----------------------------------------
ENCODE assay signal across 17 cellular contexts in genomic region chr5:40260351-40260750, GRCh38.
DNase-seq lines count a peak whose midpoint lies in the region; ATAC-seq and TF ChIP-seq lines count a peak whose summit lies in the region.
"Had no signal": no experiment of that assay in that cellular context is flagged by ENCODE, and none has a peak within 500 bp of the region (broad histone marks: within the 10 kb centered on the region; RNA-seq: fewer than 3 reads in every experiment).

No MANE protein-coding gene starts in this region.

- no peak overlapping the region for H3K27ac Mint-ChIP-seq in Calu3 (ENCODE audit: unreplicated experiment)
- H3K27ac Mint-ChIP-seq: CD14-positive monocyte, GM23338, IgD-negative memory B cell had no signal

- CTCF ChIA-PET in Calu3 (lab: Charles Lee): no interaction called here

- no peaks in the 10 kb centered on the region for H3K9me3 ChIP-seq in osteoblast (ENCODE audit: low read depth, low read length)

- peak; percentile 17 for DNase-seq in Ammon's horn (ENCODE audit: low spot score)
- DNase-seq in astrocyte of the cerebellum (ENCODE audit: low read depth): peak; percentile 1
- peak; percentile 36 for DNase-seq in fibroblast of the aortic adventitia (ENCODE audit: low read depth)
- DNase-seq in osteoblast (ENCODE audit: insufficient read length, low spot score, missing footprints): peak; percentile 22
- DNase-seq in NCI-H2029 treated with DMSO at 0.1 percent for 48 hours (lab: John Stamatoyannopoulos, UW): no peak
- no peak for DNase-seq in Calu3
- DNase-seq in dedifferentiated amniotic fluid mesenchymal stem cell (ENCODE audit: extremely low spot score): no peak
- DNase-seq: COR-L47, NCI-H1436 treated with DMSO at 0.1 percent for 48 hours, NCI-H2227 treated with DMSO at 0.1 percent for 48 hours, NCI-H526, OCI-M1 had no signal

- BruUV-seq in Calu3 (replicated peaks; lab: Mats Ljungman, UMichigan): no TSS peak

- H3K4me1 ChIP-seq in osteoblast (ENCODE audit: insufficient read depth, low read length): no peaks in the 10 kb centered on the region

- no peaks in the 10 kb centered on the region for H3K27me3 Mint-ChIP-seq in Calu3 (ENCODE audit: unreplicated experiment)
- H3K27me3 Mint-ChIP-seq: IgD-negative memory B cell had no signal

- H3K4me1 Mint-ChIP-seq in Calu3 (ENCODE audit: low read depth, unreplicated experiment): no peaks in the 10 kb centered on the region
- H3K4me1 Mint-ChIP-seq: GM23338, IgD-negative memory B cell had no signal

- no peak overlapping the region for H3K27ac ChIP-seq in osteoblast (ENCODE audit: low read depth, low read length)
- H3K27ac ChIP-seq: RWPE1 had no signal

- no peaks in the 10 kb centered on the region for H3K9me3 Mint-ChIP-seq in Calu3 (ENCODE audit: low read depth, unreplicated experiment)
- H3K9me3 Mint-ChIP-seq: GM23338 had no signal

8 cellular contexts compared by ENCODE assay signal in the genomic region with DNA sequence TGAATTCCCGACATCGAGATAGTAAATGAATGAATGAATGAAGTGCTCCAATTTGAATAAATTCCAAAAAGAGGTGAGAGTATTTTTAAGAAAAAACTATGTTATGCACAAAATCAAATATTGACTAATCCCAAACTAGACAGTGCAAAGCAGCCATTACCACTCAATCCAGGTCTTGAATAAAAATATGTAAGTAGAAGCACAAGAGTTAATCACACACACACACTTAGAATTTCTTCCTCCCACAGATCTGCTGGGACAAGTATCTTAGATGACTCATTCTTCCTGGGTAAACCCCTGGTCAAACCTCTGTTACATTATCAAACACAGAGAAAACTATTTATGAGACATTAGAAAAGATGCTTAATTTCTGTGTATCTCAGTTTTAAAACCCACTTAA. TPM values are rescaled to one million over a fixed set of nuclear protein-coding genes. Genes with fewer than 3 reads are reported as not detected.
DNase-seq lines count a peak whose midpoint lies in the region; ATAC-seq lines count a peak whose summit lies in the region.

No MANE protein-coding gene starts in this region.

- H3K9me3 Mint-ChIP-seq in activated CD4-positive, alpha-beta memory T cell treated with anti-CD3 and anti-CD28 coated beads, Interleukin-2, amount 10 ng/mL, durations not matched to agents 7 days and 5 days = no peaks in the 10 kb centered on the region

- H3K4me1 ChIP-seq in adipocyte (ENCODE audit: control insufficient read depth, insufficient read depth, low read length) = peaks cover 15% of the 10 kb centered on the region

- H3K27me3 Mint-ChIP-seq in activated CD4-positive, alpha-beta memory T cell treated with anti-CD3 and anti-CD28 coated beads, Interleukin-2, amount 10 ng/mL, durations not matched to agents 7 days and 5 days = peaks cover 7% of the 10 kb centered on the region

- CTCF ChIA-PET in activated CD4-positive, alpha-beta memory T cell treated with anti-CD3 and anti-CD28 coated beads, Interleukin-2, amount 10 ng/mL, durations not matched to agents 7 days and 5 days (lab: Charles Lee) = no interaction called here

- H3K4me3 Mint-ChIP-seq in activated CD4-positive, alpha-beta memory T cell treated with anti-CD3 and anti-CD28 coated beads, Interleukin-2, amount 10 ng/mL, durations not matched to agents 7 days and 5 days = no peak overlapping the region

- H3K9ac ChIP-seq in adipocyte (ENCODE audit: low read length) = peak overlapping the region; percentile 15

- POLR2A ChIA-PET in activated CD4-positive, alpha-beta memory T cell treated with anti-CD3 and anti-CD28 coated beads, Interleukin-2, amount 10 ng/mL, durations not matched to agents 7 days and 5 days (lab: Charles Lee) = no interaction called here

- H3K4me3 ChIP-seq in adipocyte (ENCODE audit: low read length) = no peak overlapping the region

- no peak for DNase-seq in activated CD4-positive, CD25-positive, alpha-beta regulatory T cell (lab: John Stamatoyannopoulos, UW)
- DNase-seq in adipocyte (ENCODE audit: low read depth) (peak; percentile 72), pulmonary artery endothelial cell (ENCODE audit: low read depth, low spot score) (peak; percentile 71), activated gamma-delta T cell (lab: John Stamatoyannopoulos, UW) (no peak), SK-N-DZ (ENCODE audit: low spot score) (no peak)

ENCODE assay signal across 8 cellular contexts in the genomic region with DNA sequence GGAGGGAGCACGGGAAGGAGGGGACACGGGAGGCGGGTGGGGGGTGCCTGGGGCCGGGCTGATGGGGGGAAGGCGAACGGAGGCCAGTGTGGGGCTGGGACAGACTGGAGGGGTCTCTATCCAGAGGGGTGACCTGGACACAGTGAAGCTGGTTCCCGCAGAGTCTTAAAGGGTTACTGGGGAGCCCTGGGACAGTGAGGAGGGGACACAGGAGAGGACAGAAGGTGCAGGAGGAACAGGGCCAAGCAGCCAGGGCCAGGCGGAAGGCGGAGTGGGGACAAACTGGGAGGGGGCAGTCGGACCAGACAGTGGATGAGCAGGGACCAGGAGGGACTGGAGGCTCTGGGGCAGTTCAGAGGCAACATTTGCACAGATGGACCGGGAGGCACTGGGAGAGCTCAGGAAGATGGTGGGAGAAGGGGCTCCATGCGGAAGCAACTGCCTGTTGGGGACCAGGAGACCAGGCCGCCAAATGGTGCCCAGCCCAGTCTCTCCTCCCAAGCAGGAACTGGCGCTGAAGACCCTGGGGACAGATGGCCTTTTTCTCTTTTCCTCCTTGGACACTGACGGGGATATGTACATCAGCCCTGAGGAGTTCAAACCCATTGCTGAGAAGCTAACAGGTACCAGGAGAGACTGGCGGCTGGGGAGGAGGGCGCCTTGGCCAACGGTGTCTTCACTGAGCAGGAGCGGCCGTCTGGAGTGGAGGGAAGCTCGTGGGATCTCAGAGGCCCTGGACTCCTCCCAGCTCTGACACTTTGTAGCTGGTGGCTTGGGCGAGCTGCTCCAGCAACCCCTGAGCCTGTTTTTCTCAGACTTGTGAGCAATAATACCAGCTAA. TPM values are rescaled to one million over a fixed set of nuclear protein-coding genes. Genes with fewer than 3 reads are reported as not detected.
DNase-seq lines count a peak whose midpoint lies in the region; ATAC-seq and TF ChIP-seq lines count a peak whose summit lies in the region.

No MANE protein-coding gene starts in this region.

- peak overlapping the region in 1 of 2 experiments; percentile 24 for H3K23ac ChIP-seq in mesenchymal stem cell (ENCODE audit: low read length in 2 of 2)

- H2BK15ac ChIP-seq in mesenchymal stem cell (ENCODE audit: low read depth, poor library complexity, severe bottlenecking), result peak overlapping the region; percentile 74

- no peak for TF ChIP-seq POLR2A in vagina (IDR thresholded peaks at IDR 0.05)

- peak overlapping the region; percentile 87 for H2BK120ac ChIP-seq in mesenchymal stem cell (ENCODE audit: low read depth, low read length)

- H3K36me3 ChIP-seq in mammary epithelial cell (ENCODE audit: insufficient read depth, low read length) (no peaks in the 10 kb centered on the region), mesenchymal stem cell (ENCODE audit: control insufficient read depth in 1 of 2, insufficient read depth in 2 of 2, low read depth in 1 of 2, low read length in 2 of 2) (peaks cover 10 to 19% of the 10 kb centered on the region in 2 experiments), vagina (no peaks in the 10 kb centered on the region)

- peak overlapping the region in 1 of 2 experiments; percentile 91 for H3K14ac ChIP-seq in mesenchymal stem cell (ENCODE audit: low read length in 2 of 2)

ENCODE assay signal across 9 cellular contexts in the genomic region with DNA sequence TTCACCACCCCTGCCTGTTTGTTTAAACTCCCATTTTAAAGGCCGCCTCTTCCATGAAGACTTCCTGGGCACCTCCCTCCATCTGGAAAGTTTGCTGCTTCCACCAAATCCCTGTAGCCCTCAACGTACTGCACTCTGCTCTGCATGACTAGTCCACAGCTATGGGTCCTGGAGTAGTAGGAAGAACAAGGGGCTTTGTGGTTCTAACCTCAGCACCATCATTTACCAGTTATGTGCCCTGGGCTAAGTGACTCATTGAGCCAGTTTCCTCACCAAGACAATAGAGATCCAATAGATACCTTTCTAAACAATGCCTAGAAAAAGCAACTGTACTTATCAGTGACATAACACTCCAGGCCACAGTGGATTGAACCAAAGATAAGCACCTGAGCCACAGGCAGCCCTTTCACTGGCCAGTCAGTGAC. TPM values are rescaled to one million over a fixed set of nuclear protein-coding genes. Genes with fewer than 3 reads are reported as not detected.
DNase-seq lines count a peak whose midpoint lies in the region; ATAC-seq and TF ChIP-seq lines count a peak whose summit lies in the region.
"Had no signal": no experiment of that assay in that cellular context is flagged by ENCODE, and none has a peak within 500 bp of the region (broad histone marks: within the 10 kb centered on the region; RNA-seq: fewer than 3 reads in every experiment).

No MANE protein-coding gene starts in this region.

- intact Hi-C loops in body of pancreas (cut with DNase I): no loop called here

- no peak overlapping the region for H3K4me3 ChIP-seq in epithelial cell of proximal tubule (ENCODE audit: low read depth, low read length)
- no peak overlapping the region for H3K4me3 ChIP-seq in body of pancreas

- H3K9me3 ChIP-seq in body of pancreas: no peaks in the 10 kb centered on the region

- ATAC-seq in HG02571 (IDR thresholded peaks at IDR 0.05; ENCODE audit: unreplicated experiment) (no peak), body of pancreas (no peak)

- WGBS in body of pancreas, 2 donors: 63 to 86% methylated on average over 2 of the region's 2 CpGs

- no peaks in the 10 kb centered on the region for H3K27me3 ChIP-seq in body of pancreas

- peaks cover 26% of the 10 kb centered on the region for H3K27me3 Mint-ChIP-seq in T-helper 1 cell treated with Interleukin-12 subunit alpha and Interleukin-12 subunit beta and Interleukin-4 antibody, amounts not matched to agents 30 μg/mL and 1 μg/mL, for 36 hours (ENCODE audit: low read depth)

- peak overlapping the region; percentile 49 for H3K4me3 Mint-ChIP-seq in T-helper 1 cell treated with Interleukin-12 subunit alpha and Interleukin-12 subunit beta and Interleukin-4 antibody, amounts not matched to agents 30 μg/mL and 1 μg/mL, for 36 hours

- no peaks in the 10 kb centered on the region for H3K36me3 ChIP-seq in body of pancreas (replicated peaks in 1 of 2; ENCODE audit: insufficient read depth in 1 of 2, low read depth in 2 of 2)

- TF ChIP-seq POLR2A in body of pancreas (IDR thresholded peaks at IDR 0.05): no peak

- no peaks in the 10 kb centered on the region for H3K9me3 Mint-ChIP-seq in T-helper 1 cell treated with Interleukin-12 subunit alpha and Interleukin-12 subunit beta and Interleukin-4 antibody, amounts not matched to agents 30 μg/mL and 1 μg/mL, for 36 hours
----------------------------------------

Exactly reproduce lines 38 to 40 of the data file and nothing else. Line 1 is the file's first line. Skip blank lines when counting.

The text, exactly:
- no peak for DNase-seq in activated CD4-positive, CD25-positive, alpha-beta regulatory T cell (lab: John Stamatoyannopoulos, UW)
- DNase-seq in adipocyte (ENCODE audit: low read depth) (peak; percentile 72), pulmonary artery endothelial cell (ENCODE audit: low read depth, low spot score) (peak; percentile 71), activated gamma-delta T cell (lab: John Stamatoyannopoulos, UW) (no peak), SK-N-DZ (ENCODE audit: low spot score) (no peak)

ENCODE assay signal across 8 cellular contexts in the genomic region with DNA sequence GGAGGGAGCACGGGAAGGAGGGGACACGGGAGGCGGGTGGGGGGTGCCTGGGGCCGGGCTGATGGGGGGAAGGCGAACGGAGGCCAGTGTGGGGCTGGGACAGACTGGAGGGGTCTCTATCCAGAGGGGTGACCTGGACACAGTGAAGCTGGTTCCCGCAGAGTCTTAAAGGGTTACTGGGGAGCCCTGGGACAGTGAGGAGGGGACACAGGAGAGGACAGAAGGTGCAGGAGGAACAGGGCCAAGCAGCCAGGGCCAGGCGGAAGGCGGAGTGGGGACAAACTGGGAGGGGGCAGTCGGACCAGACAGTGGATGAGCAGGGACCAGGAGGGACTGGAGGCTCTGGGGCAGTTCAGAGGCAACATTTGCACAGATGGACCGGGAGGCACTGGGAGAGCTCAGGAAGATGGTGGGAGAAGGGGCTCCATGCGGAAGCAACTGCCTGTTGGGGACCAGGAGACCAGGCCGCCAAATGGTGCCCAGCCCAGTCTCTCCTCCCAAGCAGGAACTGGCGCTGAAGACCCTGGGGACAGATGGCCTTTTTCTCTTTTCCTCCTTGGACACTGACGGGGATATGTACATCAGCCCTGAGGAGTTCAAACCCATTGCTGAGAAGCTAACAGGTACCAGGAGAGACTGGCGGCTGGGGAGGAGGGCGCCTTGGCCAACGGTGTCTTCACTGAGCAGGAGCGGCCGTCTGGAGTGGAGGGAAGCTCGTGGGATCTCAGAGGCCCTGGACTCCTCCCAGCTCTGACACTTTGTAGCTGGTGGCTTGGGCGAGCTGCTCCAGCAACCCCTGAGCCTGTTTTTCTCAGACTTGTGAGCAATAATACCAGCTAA. TPM values are rescaled to one million over a fixed set of nuclear protein-coding genes. Genes with fewer than 3 reads are reported as not detected.